During ECT, a large electric charge (800-900 milliamperes) is pulsed through the brain for up to eight seconds (depending on device settings). It causes the “Flat-lining” of brain activity.

When brain activity resumes, it resumes in periodic flashes of coma (delta) waves. Those flashes gradually become more frequent and then the recipient awakes from a coma. (Kirstein, L., & Ottosson, J.-O. (1960).

Experimental studies of electroencephalographic changes following electroconvulsive therapy: the role of the electrical stimulation and of the seizure studied by variation of stimulus modification by lidocaine of seizure discharge. Acta Psychiatrica Scandinavica. Supplementum, 35(145), 49–67. Retrieved from https://pubmed.ncbi.nlm.nih.gov/14409401/).

I was severely injured by ECT so I have a deep personal interest in ensuring the public understands the true risks of this procedure to make informed treatment decisions.

Poorly understood risk factors patients should be aware of:

  • electroconvulsive therapy’s (ECT) safety testing
  • electrical dosing standards and limits

Reaching out to the FDA

To do this I submitted a Freedom of Information Act request to the FDA for all of ECT’s Premarket Approval (PMA or safety testing) applications and Product Development Protocols (PDP or ECT’s electrical dosing rules).

The FDA established a deadline for manufacturers to submit this information by March 26, 2019. I gave device manufacturers an extra day, requesting information submitted by March 27, 2019.

I requested this information from the US FDA because I feel it is the only way to prioritize patient safety.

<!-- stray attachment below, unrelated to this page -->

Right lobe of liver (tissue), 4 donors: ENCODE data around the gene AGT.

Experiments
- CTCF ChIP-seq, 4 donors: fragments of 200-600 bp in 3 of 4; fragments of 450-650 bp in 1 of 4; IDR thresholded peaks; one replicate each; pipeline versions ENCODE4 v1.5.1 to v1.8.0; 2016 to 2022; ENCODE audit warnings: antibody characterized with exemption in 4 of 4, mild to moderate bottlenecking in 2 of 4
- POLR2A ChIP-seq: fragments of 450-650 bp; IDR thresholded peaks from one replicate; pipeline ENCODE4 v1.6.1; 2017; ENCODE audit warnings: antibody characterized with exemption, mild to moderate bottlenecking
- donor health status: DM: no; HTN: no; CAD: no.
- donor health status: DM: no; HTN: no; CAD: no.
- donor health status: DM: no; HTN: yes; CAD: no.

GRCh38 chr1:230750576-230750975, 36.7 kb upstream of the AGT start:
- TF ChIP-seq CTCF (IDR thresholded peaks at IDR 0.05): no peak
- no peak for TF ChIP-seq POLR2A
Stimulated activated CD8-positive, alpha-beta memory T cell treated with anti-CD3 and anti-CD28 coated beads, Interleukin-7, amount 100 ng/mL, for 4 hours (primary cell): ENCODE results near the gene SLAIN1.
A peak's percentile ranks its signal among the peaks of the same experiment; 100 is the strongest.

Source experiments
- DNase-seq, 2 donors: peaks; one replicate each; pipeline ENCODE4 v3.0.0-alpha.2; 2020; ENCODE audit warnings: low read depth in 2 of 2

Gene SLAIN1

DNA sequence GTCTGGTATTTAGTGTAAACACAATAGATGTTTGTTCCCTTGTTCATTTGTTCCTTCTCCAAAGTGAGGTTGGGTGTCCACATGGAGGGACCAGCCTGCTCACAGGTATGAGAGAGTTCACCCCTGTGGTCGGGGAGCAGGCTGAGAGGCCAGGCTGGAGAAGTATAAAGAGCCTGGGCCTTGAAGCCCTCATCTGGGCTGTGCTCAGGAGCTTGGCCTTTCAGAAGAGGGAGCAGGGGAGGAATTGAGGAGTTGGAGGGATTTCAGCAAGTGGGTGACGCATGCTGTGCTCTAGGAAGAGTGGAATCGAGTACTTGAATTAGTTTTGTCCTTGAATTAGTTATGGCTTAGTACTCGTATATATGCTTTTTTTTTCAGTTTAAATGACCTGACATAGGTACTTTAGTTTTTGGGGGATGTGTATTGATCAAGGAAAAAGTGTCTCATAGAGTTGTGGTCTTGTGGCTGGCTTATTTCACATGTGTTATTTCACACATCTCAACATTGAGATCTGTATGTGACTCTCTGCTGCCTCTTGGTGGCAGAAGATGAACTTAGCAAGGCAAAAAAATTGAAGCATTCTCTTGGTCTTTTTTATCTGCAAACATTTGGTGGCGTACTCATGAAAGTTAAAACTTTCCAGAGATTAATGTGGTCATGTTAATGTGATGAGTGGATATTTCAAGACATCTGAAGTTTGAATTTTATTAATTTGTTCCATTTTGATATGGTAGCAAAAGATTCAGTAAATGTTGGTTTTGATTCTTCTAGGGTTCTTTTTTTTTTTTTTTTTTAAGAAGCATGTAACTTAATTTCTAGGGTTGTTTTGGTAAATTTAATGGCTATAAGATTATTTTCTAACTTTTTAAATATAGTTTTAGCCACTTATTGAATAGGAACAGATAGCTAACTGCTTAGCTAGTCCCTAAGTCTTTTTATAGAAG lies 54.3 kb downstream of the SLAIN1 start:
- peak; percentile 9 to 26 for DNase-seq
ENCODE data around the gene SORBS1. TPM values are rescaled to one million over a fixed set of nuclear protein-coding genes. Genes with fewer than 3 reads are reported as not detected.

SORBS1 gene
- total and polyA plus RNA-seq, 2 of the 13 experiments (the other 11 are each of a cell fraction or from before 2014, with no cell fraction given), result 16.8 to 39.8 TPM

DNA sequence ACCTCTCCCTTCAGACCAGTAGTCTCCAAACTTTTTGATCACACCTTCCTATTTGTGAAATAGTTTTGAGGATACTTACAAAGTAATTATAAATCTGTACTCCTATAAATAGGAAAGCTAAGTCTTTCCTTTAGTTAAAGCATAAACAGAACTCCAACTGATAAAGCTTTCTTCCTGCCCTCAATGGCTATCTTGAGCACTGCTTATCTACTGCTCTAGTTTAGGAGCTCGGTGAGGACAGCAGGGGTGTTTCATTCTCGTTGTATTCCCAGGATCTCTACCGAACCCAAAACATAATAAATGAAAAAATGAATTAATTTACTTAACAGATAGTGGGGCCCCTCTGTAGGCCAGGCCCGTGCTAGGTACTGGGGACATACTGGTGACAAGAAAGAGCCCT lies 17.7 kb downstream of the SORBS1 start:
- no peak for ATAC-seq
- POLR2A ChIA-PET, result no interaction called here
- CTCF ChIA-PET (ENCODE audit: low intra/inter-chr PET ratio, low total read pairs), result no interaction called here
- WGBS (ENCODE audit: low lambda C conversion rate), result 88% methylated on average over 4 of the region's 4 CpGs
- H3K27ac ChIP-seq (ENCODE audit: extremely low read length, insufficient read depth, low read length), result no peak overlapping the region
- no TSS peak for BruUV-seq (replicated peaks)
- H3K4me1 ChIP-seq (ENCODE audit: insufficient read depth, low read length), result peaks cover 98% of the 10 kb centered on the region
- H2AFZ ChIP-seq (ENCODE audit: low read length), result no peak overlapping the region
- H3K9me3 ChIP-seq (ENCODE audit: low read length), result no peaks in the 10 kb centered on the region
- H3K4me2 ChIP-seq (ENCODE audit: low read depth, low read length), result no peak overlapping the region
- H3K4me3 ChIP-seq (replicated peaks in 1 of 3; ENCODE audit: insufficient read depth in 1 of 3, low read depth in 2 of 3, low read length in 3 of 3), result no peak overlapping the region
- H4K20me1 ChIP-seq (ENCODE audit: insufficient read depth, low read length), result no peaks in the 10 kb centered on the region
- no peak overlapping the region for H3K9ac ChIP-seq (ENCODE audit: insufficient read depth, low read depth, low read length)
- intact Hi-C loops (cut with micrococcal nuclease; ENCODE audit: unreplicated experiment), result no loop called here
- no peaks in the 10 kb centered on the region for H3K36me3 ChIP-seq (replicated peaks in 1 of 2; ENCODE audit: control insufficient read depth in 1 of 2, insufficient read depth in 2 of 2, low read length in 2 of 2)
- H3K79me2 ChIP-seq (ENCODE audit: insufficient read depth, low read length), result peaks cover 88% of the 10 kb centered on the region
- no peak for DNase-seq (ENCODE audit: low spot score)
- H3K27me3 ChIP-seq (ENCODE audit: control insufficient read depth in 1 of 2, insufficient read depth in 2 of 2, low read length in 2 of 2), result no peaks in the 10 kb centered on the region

Life after ECT is not easy because repetitive brain injury assessment, rehabilitation and other support is not available.

I feel that all electroshock patients and their family members deserve to understand:

  • ECT is not standardized
  • Every doctor who administers ECT does so using more than seven variables and including unique settings on one of several unstandardized medical devices
  • ECT is a more an art than an evidence-based medical treatment
  • Research confirms that ECT Risks outweigh perceived benefits
  • There is no after care to identify, manage or support people who live with the severe effects of ECT

The FDA denied my expedited request saying that I did not demonstrate compelling need.

I responded by writing an open letter of appeal which included 97 citations.

It is co-signed by 14 professional and paraprofessional organizations, 168 Americans, and 49 international citizens whose countries base their guidelines in part on the FDA’s decisions.

Signatories included up to eight words to describe their perspective on “Real-World Data” and “Real-World Evidence” regarding electroconvulsive therapy’s (ECT) post-market safety, adverse events and regulatory decisions. (read here)

You can find more information about the Audit ECT Campaign and the international patient safety petition from the following links

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